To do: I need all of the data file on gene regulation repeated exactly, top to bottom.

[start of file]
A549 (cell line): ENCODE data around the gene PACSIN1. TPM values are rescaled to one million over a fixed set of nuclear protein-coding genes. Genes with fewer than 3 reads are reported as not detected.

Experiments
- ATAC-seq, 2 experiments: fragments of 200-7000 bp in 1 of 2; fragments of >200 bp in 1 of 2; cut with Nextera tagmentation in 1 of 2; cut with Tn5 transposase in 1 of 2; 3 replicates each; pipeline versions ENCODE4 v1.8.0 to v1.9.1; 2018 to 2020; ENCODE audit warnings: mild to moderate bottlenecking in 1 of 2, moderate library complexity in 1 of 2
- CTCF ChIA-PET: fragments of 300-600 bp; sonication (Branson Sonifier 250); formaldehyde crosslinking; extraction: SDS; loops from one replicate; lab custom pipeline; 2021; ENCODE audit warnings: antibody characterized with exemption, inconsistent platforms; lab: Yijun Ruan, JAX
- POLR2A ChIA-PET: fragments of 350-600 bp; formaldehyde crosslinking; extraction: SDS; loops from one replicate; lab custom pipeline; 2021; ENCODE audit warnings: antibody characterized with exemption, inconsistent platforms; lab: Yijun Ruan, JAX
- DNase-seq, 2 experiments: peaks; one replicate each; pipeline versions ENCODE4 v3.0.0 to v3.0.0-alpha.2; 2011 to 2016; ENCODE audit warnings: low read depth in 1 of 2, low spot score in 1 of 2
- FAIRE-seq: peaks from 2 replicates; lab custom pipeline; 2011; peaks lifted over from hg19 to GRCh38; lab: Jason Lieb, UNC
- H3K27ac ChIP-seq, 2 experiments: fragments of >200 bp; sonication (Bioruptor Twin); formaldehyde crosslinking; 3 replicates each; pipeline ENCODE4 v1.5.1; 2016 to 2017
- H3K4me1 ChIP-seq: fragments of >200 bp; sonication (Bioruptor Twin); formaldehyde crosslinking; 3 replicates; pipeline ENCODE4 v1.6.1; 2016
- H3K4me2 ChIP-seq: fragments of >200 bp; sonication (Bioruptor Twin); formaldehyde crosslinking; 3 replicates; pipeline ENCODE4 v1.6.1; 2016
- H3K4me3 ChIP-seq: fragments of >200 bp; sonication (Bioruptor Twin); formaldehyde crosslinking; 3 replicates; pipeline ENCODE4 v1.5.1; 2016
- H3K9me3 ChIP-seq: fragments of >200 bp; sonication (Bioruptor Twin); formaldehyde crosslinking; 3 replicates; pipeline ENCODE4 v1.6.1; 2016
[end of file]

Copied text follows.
A549 (cell line): ENCODE data around the gene PACSIN1. TPM values are rescaled to one million over a fixed set of nuclear protein-coding genes. Genes with fewer than 3 reads are reported as not detected.

Experiments
- ATAC-seq, 2 experiments: fragments of 200-7000 bp in 1 of 2; fragments of >200 bp in 1 of 2; cut with Nextera tagmentation in 1 of 2; cut with Tn5 transposase in 1 of 2; 3 replicates each; pipeline versions ENCODE4 v1.8.0 to v1.9.1; 2018 to 2020; ENCODE audit warnings: mild to moderate bottlenecking in 1 of 2, moderate library complexity in 1 of 2
- CTCF ChIA-PET: fragments of 300-600 bp; sonication (Branson Sonifier 250); formaldehyde crosslinking; extraction: SDS; loops from one replicate; lab custom pipeline; 2021; ENCODE audit warnings: antibody characterized with exemption, inconsistent platforms; lab: Yijun Ruan, JAX
- POLR2A ChIA-PET: fragments of 350-600 bp; formaldehyde crosslinking; extraction: SDS; loops from one replicate; lab custom pipeline; 2021; ENCODE audit warnings: antibody characterized with exemption, inconsistent platforms; lab: Yijun Ruan, JAX
- DNase-seq, 2 experiments: peaks; one replicate each; pipeline versions ENCODE4 v3.0.0 to v3.0.0-alpha.2; 2011 to 2016; ENCODE audit warnings: low read depth in 1 of 2, low spot score in 1 of 2
- FAIRE-seq: peaks from 2 replicates; lab custom pipeline; 2011; peaks lifted over from hg19 to GRCh38; lab: Jason Lieb, UNC
- H3K27ac ChIP-seq, 2 experiments: fragments of >200 bp; sonication (Bioruptor Twin); formaldehyde crosslinking; 3 replicates each; pipeline ENCODE4 v1.5.1; 2016 to 2017
- H3K4me1 ChIP-seq: fragments of >200 bp; sonication (Bioruptor Twin); formaldehyde crosslinking; 3 replicates; pipeline ENCODE4 v1.6.1; 2016
- H3K4me2 ChIP-seq: fragments of >200 bp; sonication (Bioruptor Twin); formaldehyde crosslinking; 3 replicates; pipeline ENCODE4 v1.6.1; 2016
- H3K4me3 ChIP-seq: fragments of >200 bp; sonication (Bioruptor Twin); formaldehyde crosslinking; 3 replicates; pipeline ENCODE4 v1.5.1; 2016
- H3K9me3 ChIP-seq: fragments of >200 bp; sonication (Bioruptor Twin); formaldehyde crosslinking; 3 replicates; pipeline ENCODE4 v1.6.1; 2016